Wakanda Forever: Movie review

The movie poster for Wakanda Forever

The movie poster for Wakanda Forever

Black Panther: Wakanda Forever

Released: November 11, 2022

Directed by: Ryan Coogler

Starring: Letitia Wright, Lupita Nyong’o, Danai Gurira, Tenoch Huerta Mejía, Angela Bassett

Warning! This review contains spoilers


As the sequel to one of the greatest Marvel movies ever, Black Panther: Wakanda Forever had big shoes to fill. While a great action movie, with plenty of fight scenes and clever one-liners, the film “stands out from a somewhat formulaic era of Marvel movies: held together by its compelling sense of place, and by acting as a passionate eulogy for Chadwick Boseman”. The late Boseman, who served as the lead for Black Panther back in 2018, sadly passed away due to colon cancer, suffering in silence after never announcing his diagnosis and pushing through the pain to continue filming more movies. Coogler and his team of writers blend this very real death into his character, T’Challa, and in the movie he passes on due to an unnamed disease. The following funeral sequence  contrasts that of Tony Stark’s funeral, which focused on the sadness and grief that the other characters carried. Instead, T’Challa’s funeral was a celebration of his life, with singing and dancing in the streets of the more rural end of Wakanda. Following his death, however, his sister Shuri experiences immense waves of grief and also regret because she feels that she could have done something to help. Through Shuri, the film explores the topics of grief and the importance of maintaining close relationships with others.


Following the death of King T’Challa, the lack of definitive leadership and protection triggers an international gold rush for Wakandan resources. Thinking that Wakanda had been brought to its knees, other countries move in to pillage resources. Queen Ramonda quickly informs them that Wakanda remains the strongest nation on Earth in a UN meeting. Diplomats are told to search for vibranium elsewhere, a task intended to be impossible. However, using new technology, vibranium is discovered on the ocean floor. Unfortunately, this lies in the domain of Namor, king of Talokan. Talokan is a fabled city of Aztec origin, said to be the resting place of those who have fallen victim to the sea. The choice to use Talokan rather than Atlantis has been argued about, but an almost unanimous response from the public has said that it was a fabulous decision. As said by ScreenRant, “Talocan allows Marvel to create a unique new world, rather than a place based on old, preconceived notions about Atlantis” and they really took this to heart, creating one of the most beautiful sequences that I’ve ever seen, panning over different aspects of the underwater world.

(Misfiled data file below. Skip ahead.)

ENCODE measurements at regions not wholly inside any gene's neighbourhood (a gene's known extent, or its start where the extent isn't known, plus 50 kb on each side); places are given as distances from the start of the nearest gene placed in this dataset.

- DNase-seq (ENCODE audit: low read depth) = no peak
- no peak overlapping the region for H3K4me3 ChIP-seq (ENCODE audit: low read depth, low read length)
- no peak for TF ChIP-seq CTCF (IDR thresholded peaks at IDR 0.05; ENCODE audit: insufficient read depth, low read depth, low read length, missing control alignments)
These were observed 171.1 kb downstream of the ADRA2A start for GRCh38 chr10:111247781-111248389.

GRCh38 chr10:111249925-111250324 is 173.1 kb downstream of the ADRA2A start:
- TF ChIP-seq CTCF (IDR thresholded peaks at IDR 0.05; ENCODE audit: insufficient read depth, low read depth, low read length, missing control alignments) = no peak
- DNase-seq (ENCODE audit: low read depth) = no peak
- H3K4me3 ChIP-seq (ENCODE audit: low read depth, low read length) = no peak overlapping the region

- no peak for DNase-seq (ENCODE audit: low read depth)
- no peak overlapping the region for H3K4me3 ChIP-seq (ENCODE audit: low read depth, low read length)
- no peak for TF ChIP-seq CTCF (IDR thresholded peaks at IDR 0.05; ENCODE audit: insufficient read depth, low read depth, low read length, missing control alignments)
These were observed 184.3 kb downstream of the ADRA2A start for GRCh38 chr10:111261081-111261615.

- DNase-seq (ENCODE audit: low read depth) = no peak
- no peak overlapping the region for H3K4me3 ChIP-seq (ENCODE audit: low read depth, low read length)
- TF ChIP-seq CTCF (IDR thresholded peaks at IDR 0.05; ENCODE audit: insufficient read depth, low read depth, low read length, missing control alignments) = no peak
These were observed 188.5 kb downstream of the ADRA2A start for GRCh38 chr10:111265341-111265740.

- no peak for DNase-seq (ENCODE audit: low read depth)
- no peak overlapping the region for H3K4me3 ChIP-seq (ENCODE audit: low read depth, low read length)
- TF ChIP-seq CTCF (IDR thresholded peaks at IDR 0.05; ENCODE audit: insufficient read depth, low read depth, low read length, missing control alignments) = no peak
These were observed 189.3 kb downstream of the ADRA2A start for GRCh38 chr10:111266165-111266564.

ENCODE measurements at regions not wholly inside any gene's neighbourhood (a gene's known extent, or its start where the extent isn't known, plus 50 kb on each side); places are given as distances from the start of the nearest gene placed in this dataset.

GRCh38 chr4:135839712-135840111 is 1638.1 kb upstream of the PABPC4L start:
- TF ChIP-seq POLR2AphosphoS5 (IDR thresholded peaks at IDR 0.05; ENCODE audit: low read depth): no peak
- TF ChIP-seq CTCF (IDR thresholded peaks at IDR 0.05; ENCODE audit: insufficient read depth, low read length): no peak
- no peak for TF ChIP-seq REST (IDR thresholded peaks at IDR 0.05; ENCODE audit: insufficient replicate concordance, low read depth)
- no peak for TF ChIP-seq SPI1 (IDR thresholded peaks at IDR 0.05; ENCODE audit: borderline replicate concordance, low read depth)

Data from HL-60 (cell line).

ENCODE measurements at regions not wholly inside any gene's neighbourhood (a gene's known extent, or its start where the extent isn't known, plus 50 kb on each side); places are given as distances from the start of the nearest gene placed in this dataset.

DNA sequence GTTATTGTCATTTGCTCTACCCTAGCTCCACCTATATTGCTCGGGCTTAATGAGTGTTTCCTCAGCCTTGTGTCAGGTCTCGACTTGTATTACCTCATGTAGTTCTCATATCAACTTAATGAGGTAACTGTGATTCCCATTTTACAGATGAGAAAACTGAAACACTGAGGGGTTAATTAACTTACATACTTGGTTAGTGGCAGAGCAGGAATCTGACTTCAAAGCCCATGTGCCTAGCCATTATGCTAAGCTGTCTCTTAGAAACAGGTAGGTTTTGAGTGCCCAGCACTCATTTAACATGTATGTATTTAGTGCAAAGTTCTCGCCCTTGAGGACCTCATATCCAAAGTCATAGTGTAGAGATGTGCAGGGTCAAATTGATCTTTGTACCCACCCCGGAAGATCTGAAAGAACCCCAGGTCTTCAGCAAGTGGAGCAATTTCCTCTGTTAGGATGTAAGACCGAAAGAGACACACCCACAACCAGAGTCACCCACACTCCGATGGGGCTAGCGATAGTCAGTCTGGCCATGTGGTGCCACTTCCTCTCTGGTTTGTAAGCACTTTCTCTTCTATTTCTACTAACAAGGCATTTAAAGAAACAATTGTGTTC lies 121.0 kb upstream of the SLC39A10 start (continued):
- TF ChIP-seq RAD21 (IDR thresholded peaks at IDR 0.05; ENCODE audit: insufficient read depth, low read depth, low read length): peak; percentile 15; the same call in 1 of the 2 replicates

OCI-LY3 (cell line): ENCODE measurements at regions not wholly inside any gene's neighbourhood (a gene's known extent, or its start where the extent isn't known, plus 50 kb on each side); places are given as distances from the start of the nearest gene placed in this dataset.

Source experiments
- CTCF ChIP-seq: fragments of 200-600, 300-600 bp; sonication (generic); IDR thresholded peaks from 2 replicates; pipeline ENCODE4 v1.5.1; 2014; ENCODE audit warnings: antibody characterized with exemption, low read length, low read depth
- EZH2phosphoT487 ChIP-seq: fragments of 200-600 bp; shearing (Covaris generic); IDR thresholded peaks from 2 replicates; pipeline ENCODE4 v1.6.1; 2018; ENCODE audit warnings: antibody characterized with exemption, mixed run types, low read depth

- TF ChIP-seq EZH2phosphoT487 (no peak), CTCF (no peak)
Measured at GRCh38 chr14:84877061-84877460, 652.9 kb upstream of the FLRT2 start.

Namor informs the Wakandans that he blames them for the discovery of underwater vibranium after they dared the world to find the rare material anywhere else. He also gives them the opportunity to hand over the scientist responsible for the technology that was able to find the vibranium, or he will wage war on Wakanda. After Queen Ramonda refuses to give up the scientist, Riri Williams, to be executed, Namor leads Talocan in a brutal attack on Wakanda. In the aftermath of the battle, Shuri finds that her mother had drowned while saving Riri. Driven by rage, she recreates the herb that gave the Black Panther strength in order to take it and seek vengeance against Namor. Within the ancestral plane, Killmonger tells her to “take care of business”, unlike the diplomatic or empathetic approaches of her late family members. Shuri plans and executes an attack on the underwater nation, but decides against striking the final blow to Namore and instead opts for a peace treaty. Although very cliche, this lesson of choosing not based on anger but instead with compassion is very important.


This film was more emotionally charged than most other Marvel films, focusing on world-building instead of action. Handling the death of Chadwich Boseman and effectively T’Challa could have been a disaster, but Coogler and his team of writers handled it beautifully, guiding Shuri through the grieving process and finally allowing her closure by the end of the film with her burning her funeral robes. I love the decisions they made to bring us further into Wakandan traditions and culture, while also introducing us to a never seen before underwater realm. The stylistic differences in the clothing and architecture of Talocan was fascinating to see and I really like how both cultures blend their hyper-advanced technology with traditional clothing and jewelry. All this being said, the third act of the film was a bit shaky, resulting in a CGI battle involving unrealistically small amounts of blood for the blows given, such as massive gashes from Shuri’s claws and Namor stabbing Shuri through the stomach. Also, the introduction of the Midnight Angel suits along with Riri’s ironheart suit made all of these unique and interesting characters blend together into wannabe Iron Mans. Despite these complaints, the film was very good overall and I highly recommend watching it as it stands apart from a lot of recent Marvel projects and is a great film about the importance of support, understanding others, and working through grief and loss. 

Black Panther: Wakanda Forever was the last film of Phase 4, meaning that from now on, Marvel is in a new era of movies. I’m very interested in seeing where Marvel takes this and where these new characters fit into the ever-expanding puzzle.